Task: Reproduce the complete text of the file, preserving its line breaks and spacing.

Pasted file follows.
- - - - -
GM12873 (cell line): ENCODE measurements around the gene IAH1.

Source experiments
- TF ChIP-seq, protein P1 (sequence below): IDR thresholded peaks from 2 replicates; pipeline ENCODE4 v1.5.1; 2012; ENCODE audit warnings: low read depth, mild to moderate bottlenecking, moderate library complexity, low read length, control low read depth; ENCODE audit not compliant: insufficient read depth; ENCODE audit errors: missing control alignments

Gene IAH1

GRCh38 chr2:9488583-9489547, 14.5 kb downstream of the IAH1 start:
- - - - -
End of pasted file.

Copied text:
GM12873 (cell line): ENCODE measurements around the gene IAH1.

Source experiments
- TF ChIP-seq, protein P1 (sequence below): IDR thresholded peaks from 2 replicates; pipeline ENCODE4 v1.5.1; 2012; ENCODE audit warnings: low read depth, mild to moderate bottlenecking, moderate library complexity, low read length, control low read depth; ENCODE audit not compliant: insufficient read depth; ENCODE audit errors: missing control alignments

Gene IAH1

GRCh38 chr2:9488583-9489547, 14.5 kb downstream of the IAH1 start: